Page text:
Wednesday, May 2, 2007

Setu the Wonder

Rama Setu - the Bridge of Rama - is an amazing structure in the Indian Ocean, a continuous 48 km long stretch of underwater causeway which connects Rameshwaram, the southern-eastern tip of the Indian peninsula, to Talaimannar, the northern-western tip of Sri Lanka.

The name comes from Sri Rama, highly revered figure of Hindus and is connected with Ramayana, his biography. According to Hindu scriptures, Sri Rama Chandra had commanded the construction of this bridge for the passage of his army from the Indian side of the ocean to the Sri Lankan side, in order to defeat the villainous king Ravana and rescue his wife Sita who was abducted by the treacherous Ravana. This event of constructing the bridge is related in detail not only in the Ramayana, but also in other prominent texts like the Mahabharata, Skanda Purana, Sthala Purana, and several others.

This structure literally got christened by the European cartographers, who marked it as 'Adam's Bridge' in the maps, during the British colonial rule over the subcontinent. But then, who cares for the fancies of Euro-centric cartographers and academics? Not the people, at least, who have always known it as 'Ramasetu', 'Ramarsetu', 'Setumandiram' or just 'Setu'. The importance of Setu in tradition can be gauged from the fact that even the surrounding sea which it separates, is called 'Setu-Samudram' - the Sea of the Bridge, the focus being on the Bridge rather than the sea. European cartographers named the waters of Setu Samudram as Palk Strait.

Setu is of such high reverence that many parents even name their children as 'Setu Raman', 'Setu Madhav', 'Setu Sundar', or 'Setu'. Such names are popular not only amongst Tamils, but all over India and Sri Lanka.

From the point of religious significance, Setu is one of the most important shrines of the Hindus, and referred as Setumandiram - the Bridge Temple. Skanda Purana, the lengthiest of all Puranas, dedicates one whole chapter to describing in detail the significance of Setu. In Setumahatmya chapter of its Bramhakhandam book, Skanda Purana details how Setu is blessed by both Shiva and Vishnu, and prescribes how pilgrimage to the Setu Teertham, performing last rites here, bathing, visiting, or even seeing or remembering it can give liberation from this material world. Different scriptures have specified two places suitable for performing penance for the most serious of all guilt, even as grim as killing a cow or a saintly man - Setu is one of them (Kashi, the city of Shiva, being the other).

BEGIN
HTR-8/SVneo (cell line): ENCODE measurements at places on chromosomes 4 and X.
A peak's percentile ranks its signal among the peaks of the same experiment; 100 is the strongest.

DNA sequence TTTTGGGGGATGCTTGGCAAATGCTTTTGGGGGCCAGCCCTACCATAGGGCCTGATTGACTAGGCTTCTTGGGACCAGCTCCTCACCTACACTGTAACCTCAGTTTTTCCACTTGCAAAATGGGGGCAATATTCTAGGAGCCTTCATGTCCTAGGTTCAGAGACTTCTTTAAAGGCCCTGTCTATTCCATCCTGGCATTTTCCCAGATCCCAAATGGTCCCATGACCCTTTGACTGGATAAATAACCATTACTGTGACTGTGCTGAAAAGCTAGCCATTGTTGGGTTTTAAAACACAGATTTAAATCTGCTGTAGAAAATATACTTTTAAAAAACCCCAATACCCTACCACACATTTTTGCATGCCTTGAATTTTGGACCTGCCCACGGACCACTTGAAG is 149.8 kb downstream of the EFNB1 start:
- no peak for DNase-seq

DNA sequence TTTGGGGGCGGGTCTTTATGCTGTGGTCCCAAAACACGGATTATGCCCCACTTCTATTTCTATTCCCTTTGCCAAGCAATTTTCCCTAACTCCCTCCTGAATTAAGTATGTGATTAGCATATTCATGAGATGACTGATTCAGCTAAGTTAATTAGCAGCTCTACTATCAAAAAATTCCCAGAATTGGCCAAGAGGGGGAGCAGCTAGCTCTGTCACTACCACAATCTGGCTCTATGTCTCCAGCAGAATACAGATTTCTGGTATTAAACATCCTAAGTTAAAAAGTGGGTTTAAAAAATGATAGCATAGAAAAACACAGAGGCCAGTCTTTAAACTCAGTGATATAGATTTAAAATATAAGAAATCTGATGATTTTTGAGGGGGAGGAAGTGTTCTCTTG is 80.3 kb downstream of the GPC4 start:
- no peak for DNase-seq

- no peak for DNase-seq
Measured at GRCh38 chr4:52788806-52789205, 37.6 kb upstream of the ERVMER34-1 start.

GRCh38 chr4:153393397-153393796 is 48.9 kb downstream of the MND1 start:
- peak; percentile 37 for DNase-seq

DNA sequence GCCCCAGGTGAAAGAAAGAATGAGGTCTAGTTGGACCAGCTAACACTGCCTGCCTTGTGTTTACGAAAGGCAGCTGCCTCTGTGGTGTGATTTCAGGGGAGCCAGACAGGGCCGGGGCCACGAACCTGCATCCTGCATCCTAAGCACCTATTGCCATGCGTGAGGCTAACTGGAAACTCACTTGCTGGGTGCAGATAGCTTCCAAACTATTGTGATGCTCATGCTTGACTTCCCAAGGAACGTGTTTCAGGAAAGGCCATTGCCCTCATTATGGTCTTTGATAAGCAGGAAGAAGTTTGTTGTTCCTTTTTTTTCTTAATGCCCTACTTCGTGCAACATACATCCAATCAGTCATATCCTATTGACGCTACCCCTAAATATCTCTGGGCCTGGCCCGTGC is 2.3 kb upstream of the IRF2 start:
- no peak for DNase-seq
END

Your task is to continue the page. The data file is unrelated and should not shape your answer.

Sri Adi Shankaracharya had re-established four primary centers of pilgrimage in the farthest corners of India, which every Hindu seeks to visit in one's lifetime. Rameshwaram, the western terminal of the Setu, represents one of those four dhams. Ramayana tells us that on his way back from Lanka, Sri Rama and Sita established a Shiva Linga here, using which they worshipped Shiva and repented for the violence committed by his army during the war. This shrine, aptly known as Ramalingam, on the western terminal of the Setu, is one of the most important places for Hindus.

Setu not only represents the unity of Shaiva and Vaishnava, but also the unity of North India and South India. The chief priests of Rameshwaram shrines come from the Northern state of Uttar Pradesh, just like the Northern shrines of Pashupatinath and Kashi Vishwanath are served by Southern priests. North-South unity goes beyond this. As per the tradition, pilgrim has to bring waters of Ganga from Gangotri in Uttaranchal, which must be used for the worship at Rameshwaram. While leaving, pilgrim has to take the sand of Rameshwar to Pryag in north, and 'return' it to the Ganga there. Come to think of such traditions - what are these if not the symbols of cultural oneness of India, and the subtle reminders to her people that every corner of her geography is but equally revered.

For Buddhists too, Setu is of high importance and connected with the Lankavatara Sutra, one of the founding stones of Mahayan Buddhism. Setu is even respected by Muslims and Christians. The President of India, the Honorable Dr. APJ Abdul Kalam, is from the island of Rameshwaram himself, and has mentioned in his famous book Wings Of Fire, how Muslim fishermen and ferrymen revere Setu and assist Hindu pilgrims to Setumandiram.

Civilizationally, Setu is of utmost importance to the Indic civilization. If India can pride herself on being the oldest continuous civilization alive today, then Setu is quite literally a monumental icon of that continuity, and is a reminder of her glorious ancientry.